Secondly, and in relation to the first point, President Donald Trump’s rhetoric of “semi-isolationism” during his first term created a very substantial vacuum in NATO’s actions and leadership. Macron is well aware of the situation, proclaiming on Nov. 2019, that NATO was “brain dead”.

From Syria to Libya and the Eastern Mediterranean, the French President wishes to take the leadership of the old (liberal) “Free World” over, an idea which I consider to be totally outdated and obsolete regarding the principal dynamics of the 21st century, setting an example for globalists in their quest to find a “role model” since Trump has been so reluctant to do it.

Finally, and perhaps most crucially, as German Chancellor Angela Merkel’s retirement lies imminent (2021). Macron thinks his interventionist foreign policy could trigger and/or accelerate a tighter unification on a continental scale via the formation of a unified European army.

Recall that in Nov. 2018, Macron called for the creation of a “true European army” to counter various threats directed against the EU coming from “authoritarian regimes, Russia, China and even the US”.

Indeed, in order for these goals to be pursued, Macron’s appeal to the classical “Turkish argument” is quite understandable.

What better argument could we have than that “Muslim Turk” representation is there to accompany this trinitarian envision? What better argument to subvert millions of people’s collective subconscious and to reactivate nearly archaic cultural codes spreading civilizational hostility?

It enables, on one hand, his ability to contain and/or neutralize domestic opposition originating from “patriotic/nationalistic” circles, but simultaneously helps revive global liberal-democratic interventionism alongside a deep-rooted anti-Turkish vein that animates some European political cadres and societies.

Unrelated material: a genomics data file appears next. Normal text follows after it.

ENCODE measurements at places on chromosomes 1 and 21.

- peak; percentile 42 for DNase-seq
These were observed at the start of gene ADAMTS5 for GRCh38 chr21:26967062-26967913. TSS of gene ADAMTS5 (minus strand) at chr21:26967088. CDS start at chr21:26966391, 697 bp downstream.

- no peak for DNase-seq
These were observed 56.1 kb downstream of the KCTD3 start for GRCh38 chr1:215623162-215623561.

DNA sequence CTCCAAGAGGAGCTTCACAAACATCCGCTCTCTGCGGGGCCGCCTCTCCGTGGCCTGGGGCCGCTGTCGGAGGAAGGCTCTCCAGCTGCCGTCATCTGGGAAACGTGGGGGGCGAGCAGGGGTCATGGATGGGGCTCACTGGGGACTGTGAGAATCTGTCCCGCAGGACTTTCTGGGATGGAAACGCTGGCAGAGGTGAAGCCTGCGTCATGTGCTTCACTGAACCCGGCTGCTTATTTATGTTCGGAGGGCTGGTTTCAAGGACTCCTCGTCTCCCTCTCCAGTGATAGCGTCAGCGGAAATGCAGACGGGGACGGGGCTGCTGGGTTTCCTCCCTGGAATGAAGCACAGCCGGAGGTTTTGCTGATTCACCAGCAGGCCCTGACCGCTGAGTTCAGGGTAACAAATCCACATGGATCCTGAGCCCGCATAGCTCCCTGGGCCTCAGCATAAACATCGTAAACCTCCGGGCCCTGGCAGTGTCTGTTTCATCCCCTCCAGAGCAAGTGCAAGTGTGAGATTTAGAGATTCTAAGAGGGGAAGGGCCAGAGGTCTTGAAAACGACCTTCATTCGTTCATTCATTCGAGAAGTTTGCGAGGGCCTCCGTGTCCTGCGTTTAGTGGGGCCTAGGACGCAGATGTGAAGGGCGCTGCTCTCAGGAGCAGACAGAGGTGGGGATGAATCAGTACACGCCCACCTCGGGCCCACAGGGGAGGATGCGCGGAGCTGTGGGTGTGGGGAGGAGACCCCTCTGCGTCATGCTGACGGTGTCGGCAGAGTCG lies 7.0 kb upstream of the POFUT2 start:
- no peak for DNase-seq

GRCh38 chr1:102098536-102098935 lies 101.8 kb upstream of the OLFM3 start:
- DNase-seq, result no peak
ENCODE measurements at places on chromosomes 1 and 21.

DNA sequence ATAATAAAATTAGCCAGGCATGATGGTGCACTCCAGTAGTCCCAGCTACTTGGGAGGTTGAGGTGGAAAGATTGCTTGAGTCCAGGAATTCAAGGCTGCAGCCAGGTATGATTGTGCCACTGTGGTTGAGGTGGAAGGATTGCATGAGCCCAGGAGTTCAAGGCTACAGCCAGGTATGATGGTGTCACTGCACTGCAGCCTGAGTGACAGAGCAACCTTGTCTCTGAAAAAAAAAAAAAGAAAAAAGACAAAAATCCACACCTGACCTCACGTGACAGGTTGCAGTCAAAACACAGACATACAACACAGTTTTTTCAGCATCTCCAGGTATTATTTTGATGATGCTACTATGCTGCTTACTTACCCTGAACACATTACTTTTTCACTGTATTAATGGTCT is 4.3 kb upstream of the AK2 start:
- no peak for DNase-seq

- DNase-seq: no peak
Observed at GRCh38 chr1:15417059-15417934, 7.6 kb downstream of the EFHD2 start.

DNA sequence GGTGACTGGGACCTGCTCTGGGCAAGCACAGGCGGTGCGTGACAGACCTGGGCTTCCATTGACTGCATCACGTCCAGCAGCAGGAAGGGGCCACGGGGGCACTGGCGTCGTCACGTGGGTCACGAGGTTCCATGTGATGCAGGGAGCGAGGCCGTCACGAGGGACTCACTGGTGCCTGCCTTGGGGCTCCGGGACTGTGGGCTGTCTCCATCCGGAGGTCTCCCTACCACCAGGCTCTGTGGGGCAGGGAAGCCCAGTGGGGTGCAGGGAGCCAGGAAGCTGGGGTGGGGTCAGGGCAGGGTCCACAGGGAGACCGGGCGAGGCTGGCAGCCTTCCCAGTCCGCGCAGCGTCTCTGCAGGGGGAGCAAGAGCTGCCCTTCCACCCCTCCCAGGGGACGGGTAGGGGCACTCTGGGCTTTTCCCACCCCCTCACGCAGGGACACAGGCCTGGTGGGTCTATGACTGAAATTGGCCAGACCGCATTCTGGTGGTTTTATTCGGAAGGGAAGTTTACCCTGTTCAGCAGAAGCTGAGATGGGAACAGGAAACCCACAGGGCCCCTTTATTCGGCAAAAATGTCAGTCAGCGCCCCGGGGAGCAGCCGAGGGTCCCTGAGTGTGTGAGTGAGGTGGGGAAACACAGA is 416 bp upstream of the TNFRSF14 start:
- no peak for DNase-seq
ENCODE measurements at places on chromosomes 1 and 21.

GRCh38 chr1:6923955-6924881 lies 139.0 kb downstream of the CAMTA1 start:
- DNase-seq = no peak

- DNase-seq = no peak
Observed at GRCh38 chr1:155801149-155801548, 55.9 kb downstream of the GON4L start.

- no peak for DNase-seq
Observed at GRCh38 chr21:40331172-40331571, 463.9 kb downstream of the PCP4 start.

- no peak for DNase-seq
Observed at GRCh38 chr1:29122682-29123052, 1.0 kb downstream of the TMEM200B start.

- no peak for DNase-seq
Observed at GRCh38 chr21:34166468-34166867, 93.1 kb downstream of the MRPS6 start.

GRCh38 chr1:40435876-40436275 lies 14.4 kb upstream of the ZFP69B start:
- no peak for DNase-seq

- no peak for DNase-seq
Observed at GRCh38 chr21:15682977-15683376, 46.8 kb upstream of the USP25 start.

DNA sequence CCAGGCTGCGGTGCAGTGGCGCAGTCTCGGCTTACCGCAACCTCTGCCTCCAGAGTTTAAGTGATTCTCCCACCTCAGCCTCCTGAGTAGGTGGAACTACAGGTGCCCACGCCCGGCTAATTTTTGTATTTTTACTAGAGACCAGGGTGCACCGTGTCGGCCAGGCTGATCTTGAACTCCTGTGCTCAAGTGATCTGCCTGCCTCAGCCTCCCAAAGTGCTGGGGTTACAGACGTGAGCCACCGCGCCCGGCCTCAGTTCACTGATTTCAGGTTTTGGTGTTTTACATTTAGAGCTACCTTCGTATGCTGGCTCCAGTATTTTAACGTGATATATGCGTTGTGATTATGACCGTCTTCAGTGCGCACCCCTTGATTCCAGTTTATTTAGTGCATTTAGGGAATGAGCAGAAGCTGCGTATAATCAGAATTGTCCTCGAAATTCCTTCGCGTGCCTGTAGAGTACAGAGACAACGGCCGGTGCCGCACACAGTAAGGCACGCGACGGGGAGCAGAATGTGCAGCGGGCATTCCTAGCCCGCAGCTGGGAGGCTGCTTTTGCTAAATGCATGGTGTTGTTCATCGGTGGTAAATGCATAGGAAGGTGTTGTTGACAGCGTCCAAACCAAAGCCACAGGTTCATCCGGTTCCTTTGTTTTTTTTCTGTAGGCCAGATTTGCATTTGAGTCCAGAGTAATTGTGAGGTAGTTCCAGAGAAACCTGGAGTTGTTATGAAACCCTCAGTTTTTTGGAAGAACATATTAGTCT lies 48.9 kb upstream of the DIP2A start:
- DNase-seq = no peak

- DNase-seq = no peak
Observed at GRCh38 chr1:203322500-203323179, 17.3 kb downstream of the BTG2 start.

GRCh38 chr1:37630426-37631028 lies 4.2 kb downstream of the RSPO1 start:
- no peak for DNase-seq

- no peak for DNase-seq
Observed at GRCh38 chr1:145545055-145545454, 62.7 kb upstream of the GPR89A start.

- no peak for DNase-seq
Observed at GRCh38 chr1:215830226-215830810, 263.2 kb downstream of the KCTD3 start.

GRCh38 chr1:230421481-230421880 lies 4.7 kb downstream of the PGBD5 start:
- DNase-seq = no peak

The argument is surely understandable but also very risky, even dangerous since Macron has actually encountered serious difficulties in explaining to his countryman why exactly the French army has to meddle in a disagreement between Greece and Turkey.

A political strategy of establishing steady tension in the Eastern Mediterranean is not sustainable for France, especially in respect to French public opinion. Arming the Greek army isn’t a solution either, since comparing Greece’s military capabilities (even when armed by France) to Turkey’s is something of a joke. Moreover, I sincerely believe that Germany and the EU’s Eastern members won’t tolerate a lasting environment of crisis at Europe’s gates for long.

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Macron’s France, along with the unfortunate Greeks, would sooner or later be abandoned by their respective friends and allies inside Europe, expected to favor a mediation effort over virulent discourses and conflict.

In the end, Macron will have to face the fading patience of the average French citizen, Greeks’ overall weakness, some EU member states’ apathy and the impossibility of ruling Europea by omitting the Berlin factor altogether.

No politician would want to be in Macron’s shoes then!

 Sinan Baykent
Political Scientist. Former Political Advisor and Speechwriter. Commentator. Works on European nationalism, Turkey and the Middle East.